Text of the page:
Eggs are a winner for brinner!

The ‘brinner’ trend began in the USA and now eating breakfast for dinner has travelled across the pond. Undeniably eggs are the brinner star, the basis for a light, healthy but tasty and filling evening meal, as well as a breakfast favourite.

With brinner, we can allow ourselves the time to truly enjoy the meal and not rush through it as is often the case at breakfast. Many of us now eat breakfast for dinner and we’re spoilt for choice with brinner options.

Celebs such as fitness entrepreneur and glam TV star, Lucy Mecklenburgh are also big fans of Brinner, “I’ll often eat eggs for dinner when I get home from a work out in the evening. They are quick, nutritious and not to mention tasty!”

Why not try some of our favourite eggy brinners:

  • English breakfast tortilla
  • Huevos rancheros
  • New York buttermilk pancakes
  • Salmon scrambled eggs
  • Eggs Benedict

Not only do eggs make a tasty brinner, they are a nutritional powerhouse, so there are even more reasons to eat them for your evening meal:

  • Eggs are a great source of natural protein (needed for muscle and bone maintenance) as well as excellent value when compared to other high-protein foods such as meat. On average, a medium-size egg contains around 6.2 grams of protein. Although protein can also be found in the yolk, it is the egg white that has the most.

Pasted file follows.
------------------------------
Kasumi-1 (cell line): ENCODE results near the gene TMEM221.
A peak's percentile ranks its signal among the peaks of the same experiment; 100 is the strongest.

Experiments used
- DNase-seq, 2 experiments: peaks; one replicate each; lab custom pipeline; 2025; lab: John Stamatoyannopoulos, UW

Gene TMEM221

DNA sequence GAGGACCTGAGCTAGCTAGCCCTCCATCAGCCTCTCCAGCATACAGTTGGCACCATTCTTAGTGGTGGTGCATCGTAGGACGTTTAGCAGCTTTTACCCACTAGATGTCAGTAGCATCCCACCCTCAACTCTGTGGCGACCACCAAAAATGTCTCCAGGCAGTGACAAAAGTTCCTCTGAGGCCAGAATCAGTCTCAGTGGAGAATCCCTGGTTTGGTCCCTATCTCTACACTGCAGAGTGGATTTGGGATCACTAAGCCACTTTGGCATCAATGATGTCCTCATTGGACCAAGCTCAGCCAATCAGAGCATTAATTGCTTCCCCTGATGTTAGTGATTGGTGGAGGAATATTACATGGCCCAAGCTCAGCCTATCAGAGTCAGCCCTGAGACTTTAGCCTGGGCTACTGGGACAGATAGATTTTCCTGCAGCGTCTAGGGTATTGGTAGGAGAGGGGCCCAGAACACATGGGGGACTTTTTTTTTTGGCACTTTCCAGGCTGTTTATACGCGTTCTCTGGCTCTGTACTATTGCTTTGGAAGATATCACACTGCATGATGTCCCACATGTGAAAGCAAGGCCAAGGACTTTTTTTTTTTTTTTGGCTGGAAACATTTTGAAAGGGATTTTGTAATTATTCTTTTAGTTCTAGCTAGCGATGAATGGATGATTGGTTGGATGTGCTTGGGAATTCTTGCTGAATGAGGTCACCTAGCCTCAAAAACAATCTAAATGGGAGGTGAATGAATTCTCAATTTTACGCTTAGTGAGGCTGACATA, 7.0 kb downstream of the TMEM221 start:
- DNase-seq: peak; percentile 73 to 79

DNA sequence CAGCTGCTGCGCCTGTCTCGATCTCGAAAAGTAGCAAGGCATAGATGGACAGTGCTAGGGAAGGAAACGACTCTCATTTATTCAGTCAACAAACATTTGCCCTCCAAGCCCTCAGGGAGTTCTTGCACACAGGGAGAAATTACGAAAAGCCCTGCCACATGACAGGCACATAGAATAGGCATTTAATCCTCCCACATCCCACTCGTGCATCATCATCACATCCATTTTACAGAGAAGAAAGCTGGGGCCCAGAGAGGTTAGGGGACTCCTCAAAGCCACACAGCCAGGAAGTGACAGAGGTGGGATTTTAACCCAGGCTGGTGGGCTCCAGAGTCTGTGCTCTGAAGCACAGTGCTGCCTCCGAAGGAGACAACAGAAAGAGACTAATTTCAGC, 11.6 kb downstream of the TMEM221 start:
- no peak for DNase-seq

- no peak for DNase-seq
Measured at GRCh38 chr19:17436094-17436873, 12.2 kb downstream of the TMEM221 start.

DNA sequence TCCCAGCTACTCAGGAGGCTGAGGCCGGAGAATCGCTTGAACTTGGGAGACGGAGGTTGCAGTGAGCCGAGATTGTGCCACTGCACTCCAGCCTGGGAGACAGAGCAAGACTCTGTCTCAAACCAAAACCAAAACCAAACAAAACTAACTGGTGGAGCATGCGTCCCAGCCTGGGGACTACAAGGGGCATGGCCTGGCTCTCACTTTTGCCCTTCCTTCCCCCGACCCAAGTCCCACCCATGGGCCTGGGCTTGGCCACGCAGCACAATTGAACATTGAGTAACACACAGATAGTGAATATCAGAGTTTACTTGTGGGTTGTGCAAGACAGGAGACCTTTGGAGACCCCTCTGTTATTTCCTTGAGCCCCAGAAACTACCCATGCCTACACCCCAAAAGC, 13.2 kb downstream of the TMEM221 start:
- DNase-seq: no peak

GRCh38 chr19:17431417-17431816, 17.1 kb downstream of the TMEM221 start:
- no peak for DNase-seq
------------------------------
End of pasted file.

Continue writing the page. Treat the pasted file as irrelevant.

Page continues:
• Research[i], shows that eggs now contain more than 70% more vitamin D than when they were last officially analysed in the 1980s. 
  • The research shows eggs also contain double the amount of selenium than in the 1980s. 
  • Two medium eggs contribute nearly two-thirds of the RDA (Recommended Daily Amount) of vitamin D (which helps to keep bones, teeth, muscle and the immune system healthy) and more than 40% of the RDA for selenium (helps maintain the immune system, as well as hair and nails).
  • Today’s eggs contain around 20% less fat, more than 20% less saturated fat and around 13% fewer calories than previous surveys suggested.  An average medium egg now contains 66 calories and an average large egg 78 calories.
  • Levels of choline (needed for fat metabolism and liver function) and omega 3 fatty acids (contributes to maintenance of a healthy heart and brain) in UK eggs have been measured for the first time – and eggs are a significant source of both nutrients.
  • Eggs also contain more than 100% of the RDA (Recommended Daily Amount) for vitamin B₁₂ (that keep the immune system, nerve and blood cells healthy) as well as vitamin A (needed for skin, vision and immune system), vitamin B₂ (riboflavin – needed for skin, vision, blood cells and the nervous system), folate (needed for blood formation and immune system), iodine (for thyroid function, nervous system, cognitive function and skin health) and phosphorus (helps with healthy bones and teeth).


[i] Paper published online at… and in the December 2012 issue of Nutrition Bulletin.